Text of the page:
Grave robbery

Up until the late 14th century, Galen's writings (A.D. 129-216) were an unchallenged source of information on human anatomy. In thelate medieval period, however, the field of medicine began to change. Doctorsand their students sought information that was drawn from their own observation and experience. They believed that a better understanding of the human body would allow them to practice medicine more effectively. Accordingly, dissection of cadavers for information and instruction became a part of medicine.The practice was not widespread until the 15th century and didn't reach the British Isles until the mid-16th century.

Initially, lecturers dissected a body while students observed, and the demandfor cadavers was low. Later, as schools became more numerous and students began conducting dissections themselves, the need for cadavers grew. Countrieson continental Europe met the challenge by passing anatomy laws on how anatomists could acquire bodies. In Great Britain, Ireland, and the United States,however, such laws did not exist until nearly the mid-19th century.

Previously, the laws that did exist were very restrictive. For example, the town council in Edinburgh, Scotland granted a charter to the city's surgeons allowing them one body per year.

In desperation, anatomists turned to grave robbery as a means of acquiring bodies for dissection. Initially, these thefts were conducted by anatomists andtheir students, but by the mid-18th century, there arose a class of thieveswho made their living from this gruesome practice. These so-called resurrectionists or resurrection men entered graveyards on the night following a funeral. Working silently, with as little light as possible, they unburied the upper part of the coffin in the new grave. After breaking through the lid, they slipped a noose around the corpse's neck and dragged the body from the grave.The grave was returned to its original appearance, and the resurrectionists brought the body to an anatomy school. At the anatomy school, they received money for the body, generally with no questions asked.

Thousands of graves were robbed in the late 18th century and early 19th century, primarily in and around Dublin, Edinburgh, Glasgow, and London.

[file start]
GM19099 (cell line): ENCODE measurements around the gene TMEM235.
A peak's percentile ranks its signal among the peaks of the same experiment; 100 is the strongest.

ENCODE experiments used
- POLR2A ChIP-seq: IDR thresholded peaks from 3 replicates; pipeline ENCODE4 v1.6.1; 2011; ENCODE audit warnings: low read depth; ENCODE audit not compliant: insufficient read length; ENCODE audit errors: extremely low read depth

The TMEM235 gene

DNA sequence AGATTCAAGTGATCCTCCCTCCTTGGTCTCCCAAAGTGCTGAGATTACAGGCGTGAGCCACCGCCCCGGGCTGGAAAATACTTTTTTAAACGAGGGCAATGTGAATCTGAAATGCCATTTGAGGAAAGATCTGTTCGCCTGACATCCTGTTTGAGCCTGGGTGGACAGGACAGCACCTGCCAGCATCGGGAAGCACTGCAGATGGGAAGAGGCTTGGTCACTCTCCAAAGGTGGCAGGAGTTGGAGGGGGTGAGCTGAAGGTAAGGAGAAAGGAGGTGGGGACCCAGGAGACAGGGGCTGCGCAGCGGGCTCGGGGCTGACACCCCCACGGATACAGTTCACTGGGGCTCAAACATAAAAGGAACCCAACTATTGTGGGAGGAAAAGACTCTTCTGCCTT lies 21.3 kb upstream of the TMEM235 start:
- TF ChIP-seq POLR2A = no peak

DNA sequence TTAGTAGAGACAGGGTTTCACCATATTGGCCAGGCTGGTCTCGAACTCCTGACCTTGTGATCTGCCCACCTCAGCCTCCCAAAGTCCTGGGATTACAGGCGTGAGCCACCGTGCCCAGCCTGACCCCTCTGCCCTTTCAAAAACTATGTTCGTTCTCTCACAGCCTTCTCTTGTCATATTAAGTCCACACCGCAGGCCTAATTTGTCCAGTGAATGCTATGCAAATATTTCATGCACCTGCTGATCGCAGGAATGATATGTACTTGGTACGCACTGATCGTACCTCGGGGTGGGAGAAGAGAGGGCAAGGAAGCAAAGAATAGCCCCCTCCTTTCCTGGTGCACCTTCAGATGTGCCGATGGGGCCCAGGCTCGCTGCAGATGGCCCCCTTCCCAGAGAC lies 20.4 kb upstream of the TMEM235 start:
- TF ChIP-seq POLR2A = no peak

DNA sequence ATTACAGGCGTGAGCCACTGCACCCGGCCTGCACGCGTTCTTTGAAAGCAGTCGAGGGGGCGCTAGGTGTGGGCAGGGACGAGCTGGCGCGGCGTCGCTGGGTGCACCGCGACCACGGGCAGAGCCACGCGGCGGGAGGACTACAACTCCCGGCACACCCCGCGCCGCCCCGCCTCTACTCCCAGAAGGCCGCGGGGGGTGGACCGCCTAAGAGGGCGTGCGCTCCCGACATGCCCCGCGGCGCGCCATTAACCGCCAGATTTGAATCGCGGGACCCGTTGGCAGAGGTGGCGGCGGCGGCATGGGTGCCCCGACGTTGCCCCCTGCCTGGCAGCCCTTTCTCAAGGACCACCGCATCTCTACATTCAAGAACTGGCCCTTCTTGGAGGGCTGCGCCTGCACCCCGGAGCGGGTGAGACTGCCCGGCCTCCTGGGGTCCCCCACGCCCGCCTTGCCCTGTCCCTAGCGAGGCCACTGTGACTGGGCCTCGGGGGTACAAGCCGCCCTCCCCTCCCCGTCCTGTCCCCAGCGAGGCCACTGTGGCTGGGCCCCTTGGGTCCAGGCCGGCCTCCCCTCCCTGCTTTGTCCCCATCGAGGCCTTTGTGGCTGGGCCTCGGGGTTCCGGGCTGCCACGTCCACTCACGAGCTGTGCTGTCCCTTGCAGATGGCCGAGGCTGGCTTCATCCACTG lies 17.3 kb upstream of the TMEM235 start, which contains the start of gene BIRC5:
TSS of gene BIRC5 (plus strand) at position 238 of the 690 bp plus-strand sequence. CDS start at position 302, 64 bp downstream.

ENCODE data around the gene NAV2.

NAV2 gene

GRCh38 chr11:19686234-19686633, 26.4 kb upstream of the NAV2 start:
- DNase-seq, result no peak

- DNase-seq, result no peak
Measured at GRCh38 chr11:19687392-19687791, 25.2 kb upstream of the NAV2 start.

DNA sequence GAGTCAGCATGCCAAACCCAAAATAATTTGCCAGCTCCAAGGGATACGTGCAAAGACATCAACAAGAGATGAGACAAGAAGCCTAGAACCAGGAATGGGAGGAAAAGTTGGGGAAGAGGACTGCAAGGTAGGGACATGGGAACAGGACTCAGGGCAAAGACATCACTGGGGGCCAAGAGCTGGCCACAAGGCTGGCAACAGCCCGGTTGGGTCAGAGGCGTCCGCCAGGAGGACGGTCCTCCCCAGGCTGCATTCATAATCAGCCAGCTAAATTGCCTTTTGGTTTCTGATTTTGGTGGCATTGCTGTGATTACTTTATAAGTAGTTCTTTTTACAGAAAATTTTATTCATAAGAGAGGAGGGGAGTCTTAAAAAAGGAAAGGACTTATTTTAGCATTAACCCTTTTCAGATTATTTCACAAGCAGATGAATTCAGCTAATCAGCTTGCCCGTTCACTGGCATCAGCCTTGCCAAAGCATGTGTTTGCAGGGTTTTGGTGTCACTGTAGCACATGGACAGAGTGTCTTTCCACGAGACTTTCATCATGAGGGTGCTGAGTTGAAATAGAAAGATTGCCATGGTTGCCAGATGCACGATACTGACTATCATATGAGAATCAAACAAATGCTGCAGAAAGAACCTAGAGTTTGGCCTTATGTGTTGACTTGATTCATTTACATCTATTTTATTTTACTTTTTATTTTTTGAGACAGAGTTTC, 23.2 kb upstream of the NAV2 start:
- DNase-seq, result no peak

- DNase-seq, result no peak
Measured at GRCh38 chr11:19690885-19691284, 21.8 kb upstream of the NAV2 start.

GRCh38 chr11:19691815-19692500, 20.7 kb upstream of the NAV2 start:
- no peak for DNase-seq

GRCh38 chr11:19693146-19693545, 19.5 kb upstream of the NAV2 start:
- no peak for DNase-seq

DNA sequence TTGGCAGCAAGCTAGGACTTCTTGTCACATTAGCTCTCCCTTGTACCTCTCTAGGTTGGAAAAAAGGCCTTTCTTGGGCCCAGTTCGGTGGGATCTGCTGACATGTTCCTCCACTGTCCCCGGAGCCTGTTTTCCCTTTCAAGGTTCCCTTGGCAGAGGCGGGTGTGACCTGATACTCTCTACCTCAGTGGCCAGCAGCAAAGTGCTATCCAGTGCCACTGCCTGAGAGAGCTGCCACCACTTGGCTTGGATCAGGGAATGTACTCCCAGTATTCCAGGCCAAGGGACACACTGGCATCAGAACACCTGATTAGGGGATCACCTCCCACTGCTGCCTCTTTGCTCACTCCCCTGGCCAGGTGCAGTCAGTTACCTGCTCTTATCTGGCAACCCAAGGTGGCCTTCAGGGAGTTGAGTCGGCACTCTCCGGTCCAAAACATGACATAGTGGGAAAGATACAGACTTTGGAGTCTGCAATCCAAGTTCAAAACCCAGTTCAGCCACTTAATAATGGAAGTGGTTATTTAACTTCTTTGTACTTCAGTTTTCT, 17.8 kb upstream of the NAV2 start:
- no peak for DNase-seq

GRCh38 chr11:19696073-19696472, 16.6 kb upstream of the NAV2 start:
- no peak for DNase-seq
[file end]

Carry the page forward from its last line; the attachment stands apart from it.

Descriptions of grave robbery turn up frequently in the literature of the time. For example, the character Jerry Cruncher in Charles Dickens's A Tale of Two Cities described his line of work as a "tradesman" dealing in "a branch of scientific goods" in answer to his son's questions about what a resurrection man did. Naturally, the public was disgusted and angry about the resurrectionists' activities and the anatomists' indirect involvement. It was notuncommon for people to sit guard by the grave of a friend or relative for several days following a burial. Some people installed heavy iron gates over the graves of their loved ones in order to discourage grave robbers. Locked gates, traps, and other devices were also used. The resurrectionists ran the risk of being attacked by guards defending a graveyard, and there are reports ofsome being shot and killed. Violence sometimes led to riots, and more than one anatomy school was destroyed by angry mobs both in Britain and the UnitedStates.

Laws regarding the practice were not changed until the British 1832 Anatomy Act. American laws were passed on a state by state basis and most had laws inplace by the 1840s.

These laws were inspired in large part by the actions of resurrectionists whoturned to murder to supply the anatomists with cadavers. The most notoriousof these men were William Hare and William Burke who committed their crimes in Edinburgh in 1828. Burke and Hare first sold the body of a man who had diedin Hare's boarding house. Afterward, they and two female associates allegedly planned and committed 16 murders within nine months and sold the bodies toan anatomy school. Friends of their last victim discovered what they were doing and reported them to the police. Only Burke was convicted of the crimes and was executed at the end of 1828. (Ironically, his body was turned over to an anatomist for public dissection.) Similar crimes were reported in London and in several American cities, and public outrage forced legislators to pass laws permitting anatomists a legal source of cadavers. Once these laws were inplace, grave robbery quickly declined.

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